rooftop city garden
Architecture is almost as old as food. And it might even be as complex. One makes the physical setting of our lives, the other makes our physical selves - and both generate some of humankind’s greatest environmental impacts.
Like the green building movement, you might have noticed that the local food movement has grown rapidly in recent years. I don’t suppose I need to extol the reasons for gardening, but a reminder: minimal energy used for growing, no energy used for transport or storage, low cost, high quality, no pesticides or herbicides, and the ability to control exactly what is grown and how. The pleasure of fresh and delicious in an era of supermarket tasteless... an awareness of the seasons and a closer intimacy with the cycle of life.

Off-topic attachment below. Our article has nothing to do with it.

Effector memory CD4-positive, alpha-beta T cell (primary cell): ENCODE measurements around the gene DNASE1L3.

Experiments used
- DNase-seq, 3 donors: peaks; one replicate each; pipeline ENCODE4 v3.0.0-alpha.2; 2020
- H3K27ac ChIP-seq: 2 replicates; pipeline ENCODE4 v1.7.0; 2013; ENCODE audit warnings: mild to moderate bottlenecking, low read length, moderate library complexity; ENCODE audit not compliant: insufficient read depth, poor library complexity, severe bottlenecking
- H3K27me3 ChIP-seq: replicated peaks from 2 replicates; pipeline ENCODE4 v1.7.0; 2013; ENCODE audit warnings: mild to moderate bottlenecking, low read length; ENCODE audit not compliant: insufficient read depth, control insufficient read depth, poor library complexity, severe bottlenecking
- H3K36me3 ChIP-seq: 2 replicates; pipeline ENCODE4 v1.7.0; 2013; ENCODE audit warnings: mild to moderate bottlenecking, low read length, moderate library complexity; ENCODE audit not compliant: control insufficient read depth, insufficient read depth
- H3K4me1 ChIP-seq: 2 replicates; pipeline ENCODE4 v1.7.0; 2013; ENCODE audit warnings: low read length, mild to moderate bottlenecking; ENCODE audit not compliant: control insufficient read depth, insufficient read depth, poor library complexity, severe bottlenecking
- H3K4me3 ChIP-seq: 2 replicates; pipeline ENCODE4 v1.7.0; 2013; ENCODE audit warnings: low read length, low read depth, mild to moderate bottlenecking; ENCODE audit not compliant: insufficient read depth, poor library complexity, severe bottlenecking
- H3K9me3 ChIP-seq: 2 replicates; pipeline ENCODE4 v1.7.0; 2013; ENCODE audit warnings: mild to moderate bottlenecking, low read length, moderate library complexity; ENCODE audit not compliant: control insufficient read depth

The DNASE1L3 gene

A city garden utilizes ground that is already biologically compromised. This reduces the demand for farmland, leaving a little more room for native prairie and the spotted owl. My wife and I are fortunate to have a rooftop space in which I have been able to test a city garden. This is a terrace on top of a four-story, 36-unit apartment building in a highly urban environment. The roofs all around are nothing but a barren wasteland. All of the plants are being grown in containers, kitchen scraps and newsprint are being composted.